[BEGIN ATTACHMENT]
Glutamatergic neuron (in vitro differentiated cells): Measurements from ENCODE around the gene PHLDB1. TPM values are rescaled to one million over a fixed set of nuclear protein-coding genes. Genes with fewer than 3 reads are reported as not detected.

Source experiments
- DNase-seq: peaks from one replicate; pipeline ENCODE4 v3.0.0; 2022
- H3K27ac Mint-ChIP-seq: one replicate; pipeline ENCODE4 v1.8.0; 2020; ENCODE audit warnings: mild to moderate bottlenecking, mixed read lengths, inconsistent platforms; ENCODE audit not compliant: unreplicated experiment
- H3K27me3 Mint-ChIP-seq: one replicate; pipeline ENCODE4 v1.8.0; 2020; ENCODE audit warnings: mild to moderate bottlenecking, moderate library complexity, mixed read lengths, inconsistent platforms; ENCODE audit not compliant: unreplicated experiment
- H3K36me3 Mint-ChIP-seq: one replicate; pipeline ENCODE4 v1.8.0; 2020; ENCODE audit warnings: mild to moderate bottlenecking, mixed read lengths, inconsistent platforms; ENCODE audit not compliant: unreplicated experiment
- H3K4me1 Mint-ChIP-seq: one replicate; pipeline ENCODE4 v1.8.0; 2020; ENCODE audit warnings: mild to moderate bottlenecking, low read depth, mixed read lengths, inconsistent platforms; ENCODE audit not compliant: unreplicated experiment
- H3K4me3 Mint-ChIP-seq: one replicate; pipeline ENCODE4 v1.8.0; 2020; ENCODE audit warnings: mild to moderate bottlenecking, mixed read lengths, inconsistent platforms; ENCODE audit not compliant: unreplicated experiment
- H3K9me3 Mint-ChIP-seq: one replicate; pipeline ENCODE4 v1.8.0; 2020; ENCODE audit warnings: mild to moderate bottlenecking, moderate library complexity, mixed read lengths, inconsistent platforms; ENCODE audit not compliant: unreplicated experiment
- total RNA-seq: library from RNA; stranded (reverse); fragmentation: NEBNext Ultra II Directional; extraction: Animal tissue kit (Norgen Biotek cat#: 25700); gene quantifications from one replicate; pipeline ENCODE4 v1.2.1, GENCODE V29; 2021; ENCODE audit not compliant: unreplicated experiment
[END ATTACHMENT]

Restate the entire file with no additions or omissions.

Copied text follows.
Glutamatergic neuron (in vitro differentiated cells): Measurements from ENCODE around the gene PHLDB1. TPM values are rescaled to one million over a fixed set of nuclear protein-coding genes. Genes with fewer than 3 reads are reported as not detected.

Source experiments
- DNase-seq: peaks from one replicate; pipeline ENCODE4 v3.0.0; 2022
- H3K27ac Mint-ChIP-seq: one replicate; pipeline ENCODE4 v1.8.0; 2020; ENCODE audit warnings: mild to moderate bottlenecking, mixed read lengths, inconsistent platforms; ENCODE audit not compliant: unreplicated experiment
- H3K27me3 Mint-ChIP-seq: one replicate; pipeline ENCODE4 v1.8.0; 2020; ENCODE audit warnings: mild to moderate bottlenecking, moderate library complexity, mixed read lengths, inconsistent platforms; ENCODE audit not compliant: unreplicated experiment
- H3K36me3 Mint-ChIP-seq: one replicate; pipeline ENCODE4 v1.8.0; 2020; ENCODE audit warnings: mild to moderate bottlenecking, mixed read lengths, inconsistent platforms; ENCODE audit not compliant: unreplicated experiment
- H3K4me1 Mint-ChIP-seq: one replicate; pipeline ENCODE4 v1.8.0; 2020; ENCODE audit warnings: mild to moderate bottlenecking, low read depth, mixed read lengths, inconsistent platforms; ENCODE audit not compliant: unreplicated experiment
- H3K4me3 Mint-ChIP-seq: one replicate; pipeline ENCODE4 v1.8.0; 2020; ENCODE audit warnings: mild to moderate bottlenecking, mixed read lengths, inconsistent platforms; ENCODE audit not compliant: unreplicated experiment
- H3K9me3 Mint-ChIP-seq: one replicate; pipeline ENCODE4 v1.8.0; 2020; ENCODE audit warnings: mild to moderate bottlenecking, moderate library complexity, mixed read lengths, inconsistent platforms; ENCODE audit not compliant: unreplicated experiment
- total RNA-seq: library from RNA; stranded (reverse); fragmentation: NEBNext Ultra II Directional; extraction: Animal tissue kit (Norgen Biotek cat#: 25700); gene quantifications from one replicate; pipeline ENCODE4 v1.2.1, GENCODE V29; 2021; ENCODE audit not compliant: unreplicated experiment